Sure many of the local townspeople were scared to come to our home. Ravens were known to perch in the large trees that surrounded the house, and it was said they'd attack you if you squinted when you looked up at them. Fog lingered around the base of the house longer than it should have and the grass was always the most vibrant color green and never needed to be cut. "Death," gossiping mouths would say. "The buried bodies under the house fertilize that grass to make it perfect - unnatural even."

When it came to the affairs of the heart, somehow those haunting rumors about the eerie house on Forks Lane no longer mattered. For nothing could keep away the desperate. Aunt Esme said that desire had a way of making a person oddly bold and courageous.

We also learned that sometimes with love, there was sorrow. Like when a woman was carrying a baby that didn't belong to her husband and she wanted to accidentally-on-purpose lose it to salvage her marriage.

We saw sadness in the women whose eyelids were raw and bleeding from crying over a man who'd cheated and broke her heart.

We saw revenge and determination from the ones who were ready to finally defend themselves against a man whose anger was way too big for his body.

We saw hopelessness and misery when a woman would stumble into the room and vomit into the garbage, razor markings on her arms and stomach bearing her secret crush's initials.

Bella would grab my hand and sometimes hide her eyes. The ladies often loosely carried around their burden of heartbreak and released it into our home, and the feelings lingered for days and weighed heavy on our own hearts.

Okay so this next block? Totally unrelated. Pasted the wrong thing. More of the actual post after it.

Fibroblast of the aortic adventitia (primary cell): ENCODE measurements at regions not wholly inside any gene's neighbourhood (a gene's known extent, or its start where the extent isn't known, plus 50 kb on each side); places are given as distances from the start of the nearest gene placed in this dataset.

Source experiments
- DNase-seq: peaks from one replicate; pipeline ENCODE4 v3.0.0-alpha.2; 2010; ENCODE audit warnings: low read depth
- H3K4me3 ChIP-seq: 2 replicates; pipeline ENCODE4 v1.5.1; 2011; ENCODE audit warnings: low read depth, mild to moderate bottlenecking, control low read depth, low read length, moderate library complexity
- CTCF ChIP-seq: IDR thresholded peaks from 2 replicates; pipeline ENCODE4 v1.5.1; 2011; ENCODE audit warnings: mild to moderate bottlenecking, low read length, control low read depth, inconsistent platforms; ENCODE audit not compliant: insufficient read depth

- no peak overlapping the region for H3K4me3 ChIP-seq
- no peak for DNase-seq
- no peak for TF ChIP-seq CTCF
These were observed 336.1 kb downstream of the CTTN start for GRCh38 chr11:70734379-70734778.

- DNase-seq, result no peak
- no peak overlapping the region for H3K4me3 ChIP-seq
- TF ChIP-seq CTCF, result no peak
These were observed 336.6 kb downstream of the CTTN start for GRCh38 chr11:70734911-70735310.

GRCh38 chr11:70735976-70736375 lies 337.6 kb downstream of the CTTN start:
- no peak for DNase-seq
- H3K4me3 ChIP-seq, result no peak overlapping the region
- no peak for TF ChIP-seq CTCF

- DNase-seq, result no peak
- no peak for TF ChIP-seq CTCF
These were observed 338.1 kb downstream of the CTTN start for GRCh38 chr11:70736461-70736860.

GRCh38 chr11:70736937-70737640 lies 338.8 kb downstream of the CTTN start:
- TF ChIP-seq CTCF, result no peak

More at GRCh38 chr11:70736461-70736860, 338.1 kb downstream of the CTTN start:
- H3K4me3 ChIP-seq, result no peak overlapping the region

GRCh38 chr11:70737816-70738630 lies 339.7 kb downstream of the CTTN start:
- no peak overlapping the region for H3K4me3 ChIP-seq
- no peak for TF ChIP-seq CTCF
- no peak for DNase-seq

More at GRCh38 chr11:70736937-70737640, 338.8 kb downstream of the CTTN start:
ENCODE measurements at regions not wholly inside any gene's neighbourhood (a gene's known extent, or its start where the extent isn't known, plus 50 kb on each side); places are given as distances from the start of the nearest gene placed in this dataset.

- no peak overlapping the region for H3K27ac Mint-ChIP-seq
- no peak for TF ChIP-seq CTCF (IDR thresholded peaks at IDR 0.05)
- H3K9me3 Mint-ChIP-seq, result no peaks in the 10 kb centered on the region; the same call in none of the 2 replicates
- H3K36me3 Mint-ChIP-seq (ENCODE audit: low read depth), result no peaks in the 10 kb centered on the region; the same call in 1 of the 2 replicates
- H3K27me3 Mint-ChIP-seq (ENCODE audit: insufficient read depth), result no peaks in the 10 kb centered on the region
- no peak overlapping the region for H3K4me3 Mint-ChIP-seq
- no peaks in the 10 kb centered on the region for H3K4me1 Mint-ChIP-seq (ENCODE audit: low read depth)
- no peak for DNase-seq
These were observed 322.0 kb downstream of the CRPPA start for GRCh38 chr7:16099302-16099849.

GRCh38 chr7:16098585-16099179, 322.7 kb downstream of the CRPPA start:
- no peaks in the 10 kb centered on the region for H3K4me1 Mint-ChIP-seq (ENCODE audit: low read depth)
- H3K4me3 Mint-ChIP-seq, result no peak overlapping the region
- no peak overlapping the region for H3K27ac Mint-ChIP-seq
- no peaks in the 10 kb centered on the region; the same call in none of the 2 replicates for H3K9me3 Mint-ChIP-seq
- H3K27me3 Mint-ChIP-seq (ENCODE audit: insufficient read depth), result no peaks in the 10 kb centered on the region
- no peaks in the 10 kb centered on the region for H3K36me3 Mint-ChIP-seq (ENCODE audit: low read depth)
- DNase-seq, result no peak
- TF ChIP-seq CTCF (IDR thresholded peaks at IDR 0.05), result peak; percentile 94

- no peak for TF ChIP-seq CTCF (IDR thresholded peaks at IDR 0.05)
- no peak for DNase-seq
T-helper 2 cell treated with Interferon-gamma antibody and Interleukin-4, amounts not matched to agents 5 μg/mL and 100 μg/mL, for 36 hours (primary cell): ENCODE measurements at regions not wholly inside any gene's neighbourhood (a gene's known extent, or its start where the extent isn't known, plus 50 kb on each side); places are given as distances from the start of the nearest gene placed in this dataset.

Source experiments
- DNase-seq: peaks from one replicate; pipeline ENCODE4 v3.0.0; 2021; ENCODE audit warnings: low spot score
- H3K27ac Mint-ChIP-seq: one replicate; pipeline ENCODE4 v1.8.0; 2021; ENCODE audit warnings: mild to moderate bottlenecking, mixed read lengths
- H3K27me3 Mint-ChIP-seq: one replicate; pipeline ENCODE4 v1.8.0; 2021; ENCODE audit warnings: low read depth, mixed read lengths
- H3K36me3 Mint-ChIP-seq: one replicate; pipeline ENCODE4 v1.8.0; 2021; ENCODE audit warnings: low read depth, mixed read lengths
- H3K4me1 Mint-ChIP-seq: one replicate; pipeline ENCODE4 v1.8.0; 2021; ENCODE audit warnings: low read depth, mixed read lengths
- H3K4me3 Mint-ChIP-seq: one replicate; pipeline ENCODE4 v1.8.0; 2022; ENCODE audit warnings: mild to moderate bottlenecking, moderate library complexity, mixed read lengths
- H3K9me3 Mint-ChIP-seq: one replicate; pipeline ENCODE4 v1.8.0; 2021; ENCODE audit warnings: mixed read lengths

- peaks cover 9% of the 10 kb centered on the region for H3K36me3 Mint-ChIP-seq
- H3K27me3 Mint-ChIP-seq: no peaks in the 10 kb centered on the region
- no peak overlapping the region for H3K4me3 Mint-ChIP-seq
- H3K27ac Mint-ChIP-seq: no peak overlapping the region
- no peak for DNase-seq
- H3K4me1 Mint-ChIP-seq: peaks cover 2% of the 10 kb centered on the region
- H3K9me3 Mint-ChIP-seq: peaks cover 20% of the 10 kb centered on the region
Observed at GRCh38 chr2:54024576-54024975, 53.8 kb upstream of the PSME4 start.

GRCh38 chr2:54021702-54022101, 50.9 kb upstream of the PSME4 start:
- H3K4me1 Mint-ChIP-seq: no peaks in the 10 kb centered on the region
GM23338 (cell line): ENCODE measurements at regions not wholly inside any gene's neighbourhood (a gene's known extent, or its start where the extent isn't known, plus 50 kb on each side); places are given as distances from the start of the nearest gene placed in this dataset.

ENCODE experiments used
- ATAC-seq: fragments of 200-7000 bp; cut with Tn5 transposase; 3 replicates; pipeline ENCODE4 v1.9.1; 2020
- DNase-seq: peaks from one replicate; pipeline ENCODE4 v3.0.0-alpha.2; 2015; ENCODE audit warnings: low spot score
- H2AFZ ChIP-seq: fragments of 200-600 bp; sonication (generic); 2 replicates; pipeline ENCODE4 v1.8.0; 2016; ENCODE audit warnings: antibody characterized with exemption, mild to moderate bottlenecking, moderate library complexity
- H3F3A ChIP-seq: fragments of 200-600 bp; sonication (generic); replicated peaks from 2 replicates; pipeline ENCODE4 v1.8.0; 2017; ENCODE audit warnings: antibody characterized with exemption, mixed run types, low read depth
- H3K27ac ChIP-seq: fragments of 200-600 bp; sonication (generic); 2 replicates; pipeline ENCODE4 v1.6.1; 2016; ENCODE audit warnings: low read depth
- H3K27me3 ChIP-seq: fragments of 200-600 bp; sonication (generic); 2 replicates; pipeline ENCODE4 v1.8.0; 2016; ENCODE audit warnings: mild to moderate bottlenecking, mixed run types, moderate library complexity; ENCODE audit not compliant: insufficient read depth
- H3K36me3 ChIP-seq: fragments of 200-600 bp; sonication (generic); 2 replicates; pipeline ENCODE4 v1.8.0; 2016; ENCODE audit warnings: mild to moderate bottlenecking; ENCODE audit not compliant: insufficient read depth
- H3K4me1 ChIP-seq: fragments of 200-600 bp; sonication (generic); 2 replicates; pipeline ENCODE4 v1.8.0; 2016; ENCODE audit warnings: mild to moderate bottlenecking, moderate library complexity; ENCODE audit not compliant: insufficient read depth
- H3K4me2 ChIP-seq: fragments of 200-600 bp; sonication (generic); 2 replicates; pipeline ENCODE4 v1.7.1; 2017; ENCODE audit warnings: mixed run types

"Do you forgive our mother?" Bella asked me one night after a woman left who'd been begging for mercy. Her husband was dying and she couldn't handle the suffering anymore: her's or his.

"Most of the time," I answered. "Maybe it wasn't her fault, you know? Maybe it wasn't even the curse. Maybe mother really did love him so much that she couldn't live without him."

"Yeah," Bella said as she tightened her grip on my hand, "Maybe."

Our knees would knock together as we held onto each other. I sometimes smiled with curiosity while Bella trembled with unease.

Bella leaned over and her eyes were hidden against my shoulder, "I hope I never fall in love, I hope I never fall in love, I hope I never fall in love." She chanted over the wailing of the librarian who'd just made her third trip in so many months to see the Aunts.

"I can't wait to fall in love," I whispered as soon as the book lady pierced the dove's heart with the bear claw and cried her love's name into the dark night.

I jumped when the wooden door locked behind the librarian as she dried her tears and left the house.